there is a little fellow as cheerful as his sunny buttons

The buttons went on last - (just after the heart) after the nose was settled at a nice angle. Use any available and suitable edible material - come on get creative - these noses are an ancient gummy bear that was abandoned in the candy dish. It happened to be orange and I happened to not feel like making orange icing for such a small amount. I cut it into 4 strips that are cut in half on an angle. A tiny dot of white icing, applied directly to the cookie, secures buttons and noses as they are put in place.

Before the buttons and noses I pressed the scarves out of decorating tube 47 (Wilton). I chose green because today I am thinking spring! Just squiggle and wiggle it around the head/ neck area - be sure the grooved side is up. You may need to practice on wax-paper or foil if you feel a bit insecure.  Other options abound - cut strips from fruit rollups or use licorice strings ... any other good ideas?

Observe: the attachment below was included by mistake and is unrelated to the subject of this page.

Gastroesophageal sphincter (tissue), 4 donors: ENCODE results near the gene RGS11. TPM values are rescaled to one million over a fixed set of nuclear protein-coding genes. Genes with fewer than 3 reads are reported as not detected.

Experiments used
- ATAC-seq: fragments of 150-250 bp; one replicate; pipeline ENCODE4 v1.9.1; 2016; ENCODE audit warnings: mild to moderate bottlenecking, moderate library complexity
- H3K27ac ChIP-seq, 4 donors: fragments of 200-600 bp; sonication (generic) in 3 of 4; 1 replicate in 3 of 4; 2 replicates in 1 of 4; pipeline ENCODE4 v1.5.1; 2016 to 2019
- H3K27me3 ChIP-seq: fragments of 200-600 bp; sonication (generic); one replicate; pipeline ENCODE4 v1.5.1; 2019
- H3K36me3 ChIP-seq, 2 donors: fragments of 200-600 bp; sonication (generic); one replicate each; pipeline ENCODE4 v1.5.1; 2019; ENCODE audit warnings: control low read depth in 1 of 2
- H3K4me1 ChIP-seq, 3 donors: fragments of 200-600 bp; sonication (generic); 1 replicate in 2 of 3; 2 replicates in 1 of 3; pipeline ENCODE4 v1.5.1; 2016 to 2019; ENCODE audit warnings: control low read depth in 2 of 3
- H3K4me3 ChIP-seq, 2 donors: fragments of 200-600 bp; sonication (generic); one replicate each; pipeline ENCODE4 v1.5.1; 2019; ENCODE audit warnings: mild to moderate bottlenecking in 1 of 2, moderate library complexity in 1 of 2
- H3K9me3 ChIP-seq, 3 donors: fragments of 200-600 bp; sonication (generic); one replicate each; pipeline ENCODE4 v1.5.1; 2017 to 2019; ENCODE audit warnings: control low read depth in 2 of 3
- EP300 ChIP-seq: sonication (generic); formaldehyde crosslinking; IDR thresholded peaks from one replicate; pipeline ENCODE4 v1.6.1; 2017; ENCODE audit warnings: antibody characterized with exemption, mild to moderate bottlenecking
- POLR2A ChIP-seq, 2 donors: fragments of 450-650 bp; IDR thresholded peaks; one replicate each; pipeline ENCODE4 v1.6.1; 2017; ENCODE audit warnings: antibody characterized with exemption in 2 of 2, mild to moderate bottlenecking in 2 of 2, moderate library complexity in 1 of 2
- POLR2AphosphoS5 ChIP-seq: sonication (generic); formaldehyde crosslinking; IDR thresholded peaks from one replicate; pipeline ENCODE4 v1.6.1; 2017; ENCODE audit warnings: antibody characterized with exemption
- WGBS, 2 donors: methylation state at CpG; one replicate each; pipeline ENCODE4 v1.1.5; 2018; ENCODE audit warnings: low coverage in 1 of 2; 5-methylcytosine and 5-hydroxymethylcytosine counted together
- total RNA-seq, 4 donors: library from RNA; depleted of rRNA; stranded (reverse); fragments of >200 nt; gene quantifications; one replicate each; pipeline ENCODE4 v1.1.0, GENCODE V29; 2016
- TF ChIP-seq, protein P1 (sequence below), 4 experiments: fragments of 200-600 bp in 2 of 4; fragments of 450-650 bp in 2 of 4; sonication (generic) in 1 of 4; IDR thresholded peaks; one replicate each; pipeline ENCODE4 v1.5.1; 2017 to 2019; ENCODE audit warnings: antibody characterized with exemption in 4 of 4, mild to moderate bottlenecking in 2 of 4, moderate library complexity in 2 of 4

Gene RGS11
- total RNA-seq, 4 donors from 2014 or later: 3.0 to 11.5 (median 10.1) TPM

[Children decorate better with small candies. Piping may be beyond their abilities.]

Dots of chocolate frosting (of course it was ready made - do you think I am totally insane?) from decorating tube 4, mimic lumps of coal for the eyes and mouth but any color or candy could be used.  What about Nerds? mini M&M's? chocolate chip miniatures? or any number of other bits of things. It is like building a snowman - use what you have on hand and get creative.

While I had chocolate frosting in the bag I pushed some 'sticks' for hands/arms randomly onto the cookie.